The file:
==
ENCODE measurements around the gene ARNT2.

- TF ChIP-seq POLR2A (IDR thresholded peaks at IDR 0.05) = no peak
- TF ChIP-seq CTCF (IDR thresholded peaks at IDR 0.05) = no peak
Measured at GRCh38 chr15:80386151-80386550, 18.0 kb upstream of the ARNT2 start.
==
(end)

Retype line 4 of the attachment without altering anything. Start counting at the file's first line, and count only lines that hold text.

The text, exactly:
Measured at GRCh38 chr15:80386151-80386550, 18.0 kb upstream of the ARNT2 start.